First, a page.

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Utah beekeepers say fewer of the insects died last winter

First Published Aug 18 2014 03:50PM      Last Updated Aug 19 2014 03:44 pm

(Al Hartmann | The Salt Lake Tribune) Bees swarm an open poppy flower Wednesday June 25 in Salt Lake City.

If results of a Utah Department of Agriculture and Food survey are any indication, there’s a lot of buzz going on in Utah’s backyards.

Beekeeping has increased as a hobby and as a second source of income, the department said in a report on the Overwintering Survey 2013-2014, posted this summer on its website.

Of the 303 beekeepers who responded to the survey last spring, 52 percent did not own hives the previous year.

The agriculture department also said that fewer colonies died last winter than the winter before. Of survey respondents, 12 percent reported having more losses than the previous year, but 20 percent said they had fewer losses than the previous year.



Even so, beekeepers still lost about a third of their bees, a typical loss nationwide, said Clint Burfitt, manager for the department’s apiary inspection and beekeeping program.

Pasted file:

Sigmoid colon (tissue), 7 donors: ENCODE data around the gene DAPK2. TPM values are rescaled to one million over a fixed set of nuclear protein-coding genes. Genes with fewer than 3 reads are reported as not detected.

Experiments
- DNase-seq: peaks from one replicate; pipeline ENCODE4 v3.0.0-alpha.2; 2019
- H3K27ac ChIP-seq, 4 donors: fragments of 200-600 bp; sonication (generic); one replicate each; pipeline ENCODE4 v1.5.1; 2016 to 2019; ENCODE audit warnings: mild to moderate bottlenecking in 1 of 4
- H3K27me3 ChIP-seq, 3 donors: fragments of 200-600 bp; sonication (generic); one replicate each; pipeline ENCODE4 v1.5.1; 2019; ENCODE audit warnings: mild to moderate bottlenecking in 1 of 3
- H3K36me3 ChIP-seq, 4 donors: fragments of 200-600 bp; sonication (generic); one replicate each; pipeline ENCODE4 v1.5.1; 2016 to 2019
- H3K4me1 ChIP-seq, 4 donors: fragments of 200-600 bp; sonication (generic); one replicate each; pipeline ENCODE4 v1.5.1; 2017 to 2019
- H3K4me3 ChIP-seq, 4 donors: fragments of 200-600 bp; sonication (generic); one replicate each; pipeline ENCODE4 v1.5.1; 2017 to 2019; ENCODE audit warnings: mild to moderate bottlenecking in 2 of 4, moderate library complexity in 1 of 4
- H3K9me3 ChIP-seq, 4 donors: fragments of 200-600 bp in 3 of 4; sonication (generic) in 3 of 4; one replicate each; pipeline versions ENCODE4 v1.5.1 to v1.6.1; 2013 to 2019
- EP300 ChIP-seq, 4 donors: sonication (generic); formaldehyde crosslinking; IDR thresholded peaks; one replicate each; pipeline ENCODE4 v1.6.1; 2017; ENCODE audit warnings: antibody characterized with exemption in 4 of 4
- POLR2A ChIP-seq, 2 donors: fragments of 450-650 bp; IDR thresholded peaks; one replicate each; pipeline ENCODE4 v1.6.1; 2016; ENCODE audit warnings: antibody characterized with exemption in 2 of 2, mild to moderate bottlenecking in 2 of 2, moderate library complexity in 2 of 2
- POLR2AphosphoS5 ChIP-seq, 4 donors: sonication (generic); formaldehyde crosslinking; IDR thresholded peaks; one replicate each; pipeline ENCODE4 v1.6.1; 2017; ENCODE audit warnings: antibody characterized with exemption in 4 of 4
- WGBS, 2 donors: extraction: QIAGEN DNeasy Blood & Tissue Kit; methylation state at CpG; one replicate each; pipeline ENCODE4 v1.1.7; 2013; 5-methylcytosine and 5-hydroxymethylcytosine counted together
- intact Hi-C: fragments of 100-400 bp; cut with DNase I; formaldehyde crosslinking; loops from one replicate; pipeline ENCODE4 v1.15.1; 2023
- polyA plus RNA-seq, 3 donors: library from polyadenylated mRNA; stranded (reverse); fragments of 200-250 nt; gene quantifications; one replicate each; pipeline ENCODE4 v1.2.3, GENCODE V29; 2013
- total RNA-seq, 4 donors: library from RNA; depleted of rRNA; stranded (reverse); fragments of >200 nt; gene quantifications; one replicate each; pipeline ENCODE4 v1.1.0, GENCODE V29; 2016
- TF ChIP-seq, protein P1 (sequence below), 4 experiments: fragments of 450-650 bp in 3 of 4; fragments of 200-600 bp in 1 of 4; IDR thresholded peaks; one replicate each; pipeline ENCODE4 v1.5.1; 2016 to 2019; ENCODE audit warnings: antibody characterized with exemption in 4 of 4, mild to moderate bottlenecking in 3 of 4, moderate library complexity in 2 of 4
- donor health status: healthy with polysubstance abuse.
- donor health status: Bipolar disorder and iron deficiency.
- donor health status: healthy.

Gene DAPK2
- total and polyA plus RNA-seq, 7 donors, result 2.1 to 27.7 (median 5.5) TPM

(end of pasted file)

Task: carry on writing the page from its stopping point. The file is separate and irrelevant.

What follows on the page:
Out of a total of 1,817 colonies belonging to survey respondents, 651 died last winter.

"You would expect some level of decline or they would be in every tree hole around," Burfitt said.

Salt Lake City and South Jordan were the deadliest places in Utah for the honey-bearing insects, losing larger proportions of their bees during the winter.

Colonies thrived in American Fork, Kaysville and Orem, the cities with the lowest number of bee deaths during the 2013-2014 winter.

The survey didn’t explore why bees wintered better in some cities than in others.

The survey asked beekeepers five questions:

• Where are your bees?

• How many colonies were in your bee yard in the 2013-2014 season?

• How many colonies died?

• Were the losses higher or lower than previous winter’s?

• Are the hives migratory or stationary?

 

 

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